The truth about unwanted Christmas gifts
1 December 2016
Christmas and presents go hand in hand. But is it worth getting into debt to buy the perfect gift? Especially as ING research shows 15% of recipients don’t want or like what they’re given.
ING International Survey – Christmas Special Report (PDF, 1,3KB)
Christmas is traditionally a time for giving. Unfortunately, it seems not everyone is always grateful for the gifts they get. ING’s third annual survey of Christmas spending found that around one in seven Europeans (15%) was unhappy with what they received last year, while 10% couldn’t even remember their gifts.
And although more than half said they had kept their unwanted gifts, 25% ‘re-gifted’ them to someone else. A further 14% sold the items and one in 10 tried to return them to the store. Five percent even said they had given the gifts back to the giver, with the British and Dutch being most likely to do so (11 and 9% respectively).
The online survey of 13,576 people in 14 European countries, also found that elderly people (65-plus) were more likely to donate their unwanted gifts to charity. Younger people aged 25 and 34 simply threw them away.
Buying on credit
So much for all the thought that goes into buying someone the ‘perfect gift’. With the median cost of unwanted gifts estimated at EUR 45, that’s not small change - especially for those who can’t afford to buy them in the first place. The survey found that last year, 10% of Europeans borrowed money (or used credit cards) to cover the cost of Christmas – about the same as in the two previous years.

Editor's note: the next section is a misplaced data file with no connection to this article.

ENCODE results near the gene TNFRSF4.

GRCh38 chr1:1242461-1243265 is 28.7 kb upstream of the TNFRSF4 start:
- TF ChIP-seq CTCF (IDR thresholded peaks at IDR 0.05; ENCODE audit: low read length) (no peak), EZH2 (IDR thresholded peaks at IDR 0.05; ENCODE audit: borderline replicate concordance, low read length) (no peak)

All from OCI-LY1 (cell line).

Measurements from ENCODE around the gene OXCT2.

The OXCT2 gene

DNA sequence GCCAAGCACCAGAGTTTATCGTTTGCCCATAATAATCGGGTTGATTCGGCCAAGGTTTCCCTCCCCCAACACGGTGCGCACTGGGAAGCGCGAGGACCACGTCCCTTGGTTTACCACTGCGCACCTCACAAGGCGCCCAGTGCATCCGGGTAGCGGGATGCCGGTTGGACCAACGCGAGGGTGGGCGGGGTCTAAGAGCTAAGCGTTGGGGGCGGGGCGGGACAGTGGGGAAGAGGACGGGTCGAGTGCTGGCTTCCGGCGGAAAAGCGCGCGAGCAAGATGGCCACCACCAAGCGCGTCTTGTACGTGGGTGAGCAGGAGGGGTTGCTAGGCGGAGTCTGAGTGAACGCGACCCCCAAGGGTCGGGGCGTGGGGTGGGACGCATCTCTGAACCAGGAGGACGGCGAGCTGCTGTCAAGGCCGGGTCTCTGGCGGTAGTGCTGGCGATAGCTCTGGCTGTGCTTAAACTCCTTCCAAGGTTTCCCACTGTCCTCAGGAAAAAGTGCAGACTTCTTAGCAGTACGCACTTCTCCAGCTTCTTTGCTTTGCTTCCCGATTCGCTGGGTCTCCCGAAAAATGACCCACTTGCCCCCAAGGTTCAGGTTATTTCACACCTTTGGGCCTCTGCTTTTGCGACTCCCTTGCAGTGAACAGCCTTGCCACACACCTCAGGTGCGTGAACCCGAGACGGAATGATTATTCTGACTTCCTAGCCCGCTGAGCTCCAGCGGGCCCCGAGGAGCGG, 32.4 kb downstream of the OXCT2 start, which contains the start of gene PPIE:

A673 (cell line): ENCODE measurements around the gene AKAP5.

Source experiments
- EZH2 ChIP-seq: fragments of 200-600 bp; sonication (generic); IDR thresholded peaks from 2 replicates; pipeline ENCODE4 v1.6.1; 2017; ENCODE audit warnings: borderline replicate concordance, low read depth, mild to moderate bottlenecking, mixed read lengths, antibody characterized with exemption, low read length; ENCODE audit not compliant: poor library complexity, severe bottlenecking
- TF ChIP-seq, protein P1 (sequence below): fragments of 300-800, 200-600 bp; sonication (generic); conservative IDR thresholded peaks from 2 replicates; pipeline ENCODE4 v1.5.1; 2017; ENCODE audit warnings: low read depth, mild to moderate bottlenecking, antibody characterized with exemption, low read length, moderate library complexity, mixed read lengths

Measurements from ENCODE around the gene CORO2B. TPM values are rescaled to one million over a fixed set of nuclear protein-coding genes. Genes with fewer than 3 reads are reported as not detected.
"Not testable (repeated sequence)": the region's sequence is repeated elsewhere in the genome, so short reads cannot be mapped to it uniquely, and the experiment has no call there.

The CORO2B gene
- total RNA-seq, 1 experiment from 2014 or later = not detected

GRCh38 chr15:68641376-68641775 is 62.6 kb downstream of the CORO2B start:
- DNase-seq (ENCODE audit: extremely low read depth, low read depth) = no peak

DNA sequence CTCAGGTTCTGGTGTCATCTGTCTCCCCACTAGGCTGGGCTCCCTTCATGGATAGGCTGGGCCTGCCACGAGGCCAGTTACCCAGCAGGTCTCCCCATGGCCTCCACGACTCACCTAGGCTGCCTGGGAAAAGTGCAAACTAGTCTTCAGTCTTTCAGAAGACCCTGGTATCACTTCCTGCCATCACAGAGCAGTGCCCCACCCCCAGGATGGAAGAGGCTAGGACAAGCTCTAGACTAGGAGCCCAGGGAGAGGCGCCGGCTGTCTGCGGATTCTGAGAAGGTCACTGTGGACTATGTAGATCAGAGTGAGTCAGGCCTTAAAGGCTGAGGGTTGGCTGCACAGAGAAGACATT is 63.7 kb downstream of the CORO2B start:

Most likely to fall into festive debt were Romanians (19%) and the UK, while people in Luxembourg were least likely (3%). By comparison, in the US, 22% of people will resort to credit at Christmas.
Forced to spend
Little wonder then that a whopping 70% of respondents agree that Christmas is too focused on spending. The exceptions are Poland and the Netherlands. The latter could be because the Dutch traditionally buy more gifts for the Sinterklaas festival earlier in December.
A further 42% of Europeans said they felt forced to splurge at Christmas. This sense of obligation was highest in Spain (57%), followed by the French and British (both 44%) and Italians (42%). The Dutch feel the least pressure to open up their wallets (20%).
On the other hand, Christmas is the one time of the year that people allow themselves to spend without worrying about money – true for 40% of Europeans. Romanians, men and 25-34-year-olds are the most relaxed.
Still, the survey finds that a clear majority of Europeans do not let the festive season get the better of their finances. Most are sensible about their seasonal spending and are able manage the financial consequences. But for a small minority, Christmas is not a cheerful time of the year at all.
Similar surveys in Australia and the US showed similar findings. Both countries agreed that Christmas is too commercial. There were a similar percentage of unwanted gifts, although Australians tend to give these away to charity.
In the US, re-gifting is more popular (40%), as is returning unwanted gifts to the store (31%) or throwing them away (19%). In addition, 22% of Americans will buy on credit at Christmas and more than half will relax the purse strings and spend more freely. Australians are also more relaxed about their festive spending.